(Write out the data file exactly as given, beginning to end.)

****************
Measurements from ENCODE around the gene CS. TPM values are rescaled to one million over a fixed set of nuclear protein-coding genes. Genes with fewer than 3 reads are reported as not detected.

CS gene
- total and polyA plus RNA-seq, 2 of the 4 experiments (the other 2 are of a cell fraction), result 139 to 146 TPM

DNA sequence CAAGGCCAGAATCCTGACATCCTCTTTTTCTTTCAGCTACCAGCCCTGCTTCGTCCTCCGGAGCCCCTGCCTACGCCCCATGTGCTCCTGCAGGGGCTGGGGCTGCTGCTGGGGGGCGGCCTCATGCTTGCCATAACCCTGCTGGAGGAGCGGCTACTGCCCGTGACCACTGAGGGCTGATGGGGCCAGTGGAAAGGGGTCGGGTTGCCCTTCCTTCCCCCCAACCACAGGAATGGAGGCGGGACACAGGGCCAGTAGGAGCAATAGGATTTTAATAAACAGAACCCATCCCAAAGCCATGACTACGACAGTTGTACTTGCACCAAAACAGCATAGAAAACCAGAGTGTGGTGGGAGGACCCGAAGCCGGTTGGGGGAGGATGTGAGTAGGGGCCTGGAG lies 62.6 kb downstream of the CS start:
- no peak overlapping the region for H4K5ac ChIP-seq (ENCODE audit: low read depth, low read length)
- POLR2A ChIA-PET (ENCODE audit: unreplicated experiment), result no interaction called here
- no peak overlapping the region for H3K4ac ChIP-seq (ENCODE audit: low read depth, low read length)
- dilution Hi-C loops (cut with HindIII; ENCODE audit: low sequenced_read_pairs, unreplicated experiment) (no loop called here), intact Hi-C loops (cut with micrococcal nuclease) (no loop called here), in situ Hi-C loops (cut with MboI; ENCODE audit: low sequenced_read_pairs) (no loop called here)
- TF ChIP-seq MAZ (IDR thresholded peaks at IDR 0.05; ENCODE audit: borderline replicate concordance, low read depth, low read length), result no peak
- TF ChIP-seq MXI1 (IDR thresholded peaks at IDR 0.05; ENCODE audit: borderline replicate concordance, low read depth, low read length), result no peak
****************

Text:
Measurements from ENCODE around the gene CS. TPM values are rescaled to one million over a fixed set of nuclear protein-coding genes. Genes with fewer than 3 reads are reported as not detected.

CS gene
- total and polyA plus RNA-seq, 2 of the 4 experiments (the other 2 are of a cell fraction), result 139 to 146 TPM

DNA sequence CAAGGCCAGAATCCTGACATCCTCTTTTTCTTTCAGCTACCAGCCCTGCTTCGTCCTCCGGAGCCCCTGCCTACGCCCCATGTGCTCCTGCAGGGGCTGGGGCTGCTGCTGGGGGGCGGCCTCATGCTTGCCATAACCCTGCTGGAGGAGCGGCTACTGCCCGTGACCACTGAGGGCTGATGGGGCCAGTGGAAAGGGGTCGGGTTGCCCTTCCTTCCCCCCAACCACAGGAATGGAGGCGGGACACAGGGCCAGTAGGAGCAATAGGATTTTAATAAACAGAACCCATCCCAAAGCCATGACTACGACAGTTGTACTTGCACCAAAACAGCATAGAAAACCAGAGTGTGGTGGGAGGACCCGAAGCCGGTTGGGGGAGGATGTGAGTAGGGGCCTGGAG lies 62.6 kb downstream of the CS start:
- no peak overlapping the region for H4K5ac ChIP-seq (ENCODE audit: low read depth, low read length)
- POLR2A ChIA-PET (ENCODE audit: unreplicated experiment), result no interaction called here
- no peak overlapping the region for H3K4ac ChIP-seq (ENCODE audit: low read depth, low read length)
- dilution Hi-C loops (cut with HindIII; ENCODE audit: low sequenced_read_pairs, unreplicated experiment) (no loop called here), intact Hi-C loops (cut with micrococcal nuclease) (no loop called here), in situ Hi-C loops (cut with MboI; ENCODE audit: low sequenced_read_pairs) (no loop called here)
- TF ChIP-seq MAZ (IDR thresholded peaks at IDR 0.05; ENCODE audit: borderline replicate concordance, low read depth, low read length), result no peak
- TF ChIP-seq MXI1 (IDR thresholded peaks at IDR 0.05; ENCODE audit: borderline replicate concordance, low read depth, low read length), result no peak